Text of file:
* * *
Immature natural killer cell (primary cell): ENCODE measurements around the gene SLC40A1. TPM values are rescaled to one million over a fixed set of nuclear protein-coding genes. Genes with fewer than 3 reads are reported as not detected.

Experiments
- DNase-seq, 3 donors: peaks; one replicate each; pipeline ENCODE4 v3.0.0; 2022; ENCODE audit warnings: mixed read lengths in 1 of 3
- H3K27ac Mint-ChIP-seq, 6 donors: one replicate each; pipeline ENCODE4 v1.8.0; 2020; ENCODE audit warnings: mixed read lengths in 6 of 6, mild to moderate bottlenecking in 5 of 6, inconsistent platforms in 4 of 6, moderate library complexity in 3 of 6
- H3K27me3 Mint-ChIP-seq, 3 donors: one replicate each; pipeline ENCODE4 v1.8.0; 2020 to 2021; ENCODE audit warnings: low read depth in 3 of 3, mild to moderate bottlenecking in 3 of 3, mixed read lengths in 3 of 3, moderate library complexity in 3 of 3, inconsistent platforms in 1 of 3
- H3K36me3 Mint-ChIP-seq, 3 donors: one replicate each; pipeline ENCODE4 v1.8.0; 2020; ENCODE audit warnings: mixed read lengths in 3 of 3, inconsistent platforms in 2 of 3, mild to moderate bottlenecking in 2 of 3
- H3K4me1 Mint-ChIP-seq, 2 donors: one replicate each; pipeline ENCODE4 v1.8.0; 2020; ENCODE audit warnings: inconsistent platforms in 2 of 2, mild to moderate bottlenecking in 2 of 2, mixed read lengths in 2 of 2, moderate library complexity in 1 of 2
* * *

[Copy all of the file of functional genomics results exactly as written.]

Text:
Immature natural killer cell (primary cell): ENCODE measurements around the gene SLC40A1. TPM values are rescaled to one million over a fixed set of nuclear protein-coding genes. Genes with fewer than 3 reads are reported as not detected.

Experiments
- DNase-seq, 3 donors: peaks; one replicate each; pipeline ENCODE4 v3.0.0; 2022; ENCODE audit warnings: mixed read lengths in 1 of 3
- H3K27ac Mint-ChIP-seq, 6 donors: one replicate each; pipeline ENCODE4 v1.8.0; 2020; ENCODE audit warnings: mixed read lengths in 6 of 6, mild to moderate bottlenecking in 5 of 6, inconsistent platforms in 4 of 6, moderate library complexity in 3 of 6
- H3K27me3 Mint-ChIP-seq, 3 donors: one replicate each; pipeline ENCODE4 v1.8.0; 2020 to 2021; ENCODE audit warnings: low read depth in 3 of 3, mild to moderate bottlenecking in 3 of 3, mixed read lengths in 3 of 3, moderate library complexity in 3 of 3, inconsistent platforms in 1 of 3
- H3K36me3 Mint-ChIP-seq, 3 donors: one replicate each; pipeline ENCODE4 v1.8.0; 2020; ENCODE audit warnings: mixed read lengths in 3 of 3, inconsistent platforms in 2 of 3, mild to moderate bottlenecking in 2 of 3
- H3K4me1 Mint-ChIP-seq, 2 donors: one replicate each; pipeline ENCODE4 v1.8.0; 2020; ENCODE audit warnings: inconsistent platforms in 2 of 2, mild to moderate bottlenecking in 2 of 2, mixed read lengths in 2 of 2, moderate library complexity in 1 of 2